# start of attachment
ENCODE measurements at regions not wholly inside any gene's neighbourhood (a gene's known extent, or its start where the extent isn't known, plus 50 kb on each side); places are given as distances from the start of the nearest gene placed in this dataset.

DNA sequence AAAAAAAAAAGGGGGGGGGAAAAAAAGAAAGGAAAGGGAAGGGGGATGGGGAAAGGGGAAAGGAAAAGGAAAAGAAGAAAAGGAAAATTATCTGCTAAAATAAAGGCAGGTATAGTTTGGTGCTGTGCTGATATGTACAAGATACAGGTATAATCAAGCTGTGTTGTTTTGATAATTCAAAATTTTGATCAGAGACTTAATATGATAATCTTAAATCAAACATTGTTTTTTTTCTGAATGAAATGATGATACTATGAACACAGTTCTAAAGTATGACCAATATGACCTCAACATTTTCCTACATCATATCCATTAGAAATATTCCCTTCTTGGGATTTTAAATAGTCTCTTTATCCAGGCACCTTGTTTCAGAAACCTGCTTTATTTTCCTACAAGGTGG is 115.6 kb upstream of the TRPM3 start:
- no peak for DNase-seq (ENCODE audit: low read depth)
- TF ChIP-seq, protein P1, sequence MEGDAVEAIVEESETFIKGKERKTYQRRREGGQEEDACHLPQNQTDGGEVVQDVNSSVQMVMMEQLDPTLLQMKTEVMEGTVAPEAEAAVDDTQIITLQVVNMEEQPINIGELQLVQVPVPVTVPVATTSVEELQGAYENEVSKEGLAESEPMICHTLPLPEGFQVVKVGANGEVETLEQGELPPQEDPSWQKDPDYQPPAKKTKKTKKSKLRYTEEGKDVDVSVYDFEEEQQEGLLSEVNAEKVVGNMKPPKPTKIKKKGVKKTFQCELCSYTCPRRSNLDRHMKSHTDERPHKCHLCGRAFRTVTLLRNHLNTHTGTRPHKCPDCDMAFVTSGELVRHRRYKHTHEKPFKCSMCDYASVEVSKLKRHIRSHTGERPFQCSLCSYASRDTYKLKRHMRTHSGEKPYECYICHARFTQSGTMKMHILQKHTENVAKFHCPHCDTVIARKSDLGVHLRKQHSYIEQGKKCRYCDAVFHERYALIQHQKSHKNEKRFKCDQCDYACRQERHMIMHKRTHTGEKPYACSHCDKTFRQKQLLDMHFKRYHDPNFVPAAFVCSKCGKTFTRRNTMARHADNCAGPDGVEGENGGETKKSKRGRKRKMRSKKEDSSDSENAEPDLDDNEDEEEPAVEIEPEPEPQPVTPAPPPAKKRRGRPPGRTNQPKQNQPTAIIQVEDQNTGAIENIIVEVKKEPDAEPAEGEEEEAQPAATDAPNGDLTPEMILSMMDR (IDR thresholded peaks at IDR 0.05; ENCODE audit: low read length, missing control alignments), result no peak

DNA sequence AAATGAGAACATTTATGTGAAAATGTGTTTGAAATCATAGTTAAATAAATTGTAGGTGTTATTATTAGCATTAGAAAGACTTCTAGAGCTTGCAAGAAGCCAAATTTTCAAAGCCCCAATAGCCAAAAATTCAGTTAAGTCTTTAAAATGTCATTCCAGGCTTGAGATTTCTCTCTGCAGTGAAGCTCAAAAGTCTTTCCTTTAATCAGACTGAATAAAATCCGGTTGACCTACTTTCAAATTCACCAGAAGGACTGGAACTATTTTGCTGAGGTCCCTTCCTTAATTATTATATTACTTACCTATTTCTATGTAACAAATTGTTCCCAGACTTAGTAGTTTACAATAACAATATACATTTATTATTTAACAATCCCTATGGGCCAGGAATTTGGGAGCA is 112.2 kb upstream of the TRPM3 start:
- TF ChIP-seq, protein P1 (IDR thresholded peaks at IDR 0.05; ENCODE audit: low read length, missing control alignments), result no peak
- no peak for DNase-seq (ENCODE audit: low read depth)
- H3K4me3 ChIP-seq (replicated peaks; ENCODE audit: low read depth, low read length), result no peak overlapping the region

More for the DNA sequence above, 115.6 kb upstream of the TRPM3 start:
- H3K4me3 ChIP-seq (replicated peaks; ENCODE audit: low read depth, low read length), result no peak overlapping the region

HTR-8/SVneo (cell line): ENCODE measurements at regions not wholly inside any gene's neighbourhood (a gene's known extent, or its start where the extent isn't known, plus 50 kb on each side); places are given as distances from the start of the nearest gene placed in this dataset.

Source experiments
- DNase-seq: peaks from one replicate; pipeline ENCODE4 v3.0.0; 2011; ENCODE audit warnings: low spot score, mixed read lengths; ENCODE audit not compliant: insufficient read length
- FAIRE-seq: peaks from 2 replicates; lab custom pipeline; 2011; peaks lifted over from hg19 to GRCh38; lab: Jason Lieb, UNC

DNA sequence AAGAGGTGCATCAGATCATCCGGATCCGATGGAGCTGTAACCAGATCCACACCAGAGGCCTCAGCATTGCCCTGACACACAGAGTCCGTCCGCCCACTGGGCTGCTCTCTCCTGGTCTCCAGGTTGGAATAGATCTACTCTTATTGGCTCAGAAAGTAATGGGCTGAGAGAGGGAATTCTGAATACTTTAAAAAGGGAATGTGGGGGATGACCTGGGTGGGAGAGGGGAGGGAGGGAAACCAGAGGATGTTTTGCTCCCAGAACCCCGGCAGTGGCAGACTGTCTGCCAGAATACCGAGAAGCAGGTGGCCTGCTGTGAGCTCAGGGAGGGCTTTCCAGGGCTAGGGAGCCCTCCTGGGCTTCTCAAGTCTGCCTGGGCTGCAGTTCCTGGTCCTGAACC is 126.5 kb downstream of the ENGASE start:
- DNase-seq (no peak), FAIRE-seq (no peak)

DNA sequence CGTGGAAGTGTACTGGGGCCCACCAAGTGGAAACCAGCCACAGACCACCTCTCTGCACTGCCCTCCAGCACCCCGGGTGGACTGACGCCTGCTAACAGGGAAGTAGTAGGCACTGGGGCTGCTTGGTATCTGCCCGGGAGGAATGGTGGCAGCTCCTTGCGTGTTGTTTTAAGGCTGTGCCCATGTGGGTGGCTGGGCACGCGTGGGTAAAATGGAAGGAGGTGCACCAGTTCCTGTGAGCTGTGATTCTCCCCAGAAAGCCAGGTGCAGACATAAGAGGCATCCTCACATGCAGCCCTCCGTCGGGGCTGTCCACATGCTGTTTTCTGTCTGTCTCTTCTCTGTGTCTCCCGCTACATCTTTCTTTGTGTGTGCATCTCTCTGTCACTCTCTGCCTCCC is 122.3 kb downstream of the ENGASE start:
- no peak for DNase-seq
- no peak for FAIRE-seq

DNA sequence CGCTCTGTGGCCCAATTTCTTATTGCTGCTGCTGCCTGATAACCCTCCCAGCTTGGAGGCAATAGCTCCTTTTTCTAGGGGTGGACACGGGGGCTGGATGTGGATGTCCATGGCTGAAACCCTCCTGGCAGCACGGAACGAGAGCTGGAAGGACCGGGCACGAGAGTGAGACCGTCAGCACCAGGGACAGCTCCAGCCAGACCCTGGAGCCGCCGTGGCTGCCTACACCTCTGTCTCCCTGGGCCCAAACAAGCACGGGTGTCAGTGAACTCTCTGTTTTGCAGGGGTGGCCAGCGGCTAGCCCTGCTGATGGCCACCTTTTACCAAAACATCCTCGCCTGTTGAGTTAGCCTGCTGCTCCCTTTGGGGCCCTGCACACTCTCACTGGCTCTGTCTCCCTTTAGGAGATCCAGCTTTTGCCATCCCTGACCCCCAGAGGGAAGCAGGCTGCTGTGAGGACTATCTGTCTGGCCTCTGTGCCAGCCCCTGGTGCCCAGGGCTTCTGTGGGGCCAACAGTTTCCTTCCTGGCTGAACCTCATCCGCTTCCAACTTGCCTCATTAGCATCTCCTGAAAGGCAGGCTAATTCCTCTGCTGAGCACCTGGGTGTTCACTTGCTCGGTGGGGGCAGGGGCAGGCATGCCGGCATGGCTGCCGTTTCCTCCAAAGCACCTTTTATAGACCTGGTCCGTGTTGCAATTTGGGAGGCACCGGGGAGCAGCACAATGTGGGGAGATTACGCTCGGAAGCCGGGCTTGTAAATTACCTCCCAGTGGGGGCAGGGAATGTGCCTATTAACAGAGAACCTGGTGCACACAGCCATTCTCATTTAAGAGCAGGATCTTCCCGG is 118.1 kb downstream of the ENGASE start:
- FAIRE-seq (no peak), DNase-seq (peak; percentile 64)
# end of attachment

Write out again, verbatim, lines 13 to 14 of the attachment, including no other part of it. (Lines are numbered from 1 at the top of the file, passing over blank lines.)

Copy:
- DNase-seq: peaks from one replicate; pipeline ENCODE4 v3.0.0; 2011; ENCODE audit warnings: low spot score, mixed read lengths; ENCODE audit not compliant: insufficient read length
- FAIRE-seq: peaks from 2 replicates; lab custom pipeline; 2011; peaks lifted over from hg19 to GRCh38; lab: Jason Lieb, UNC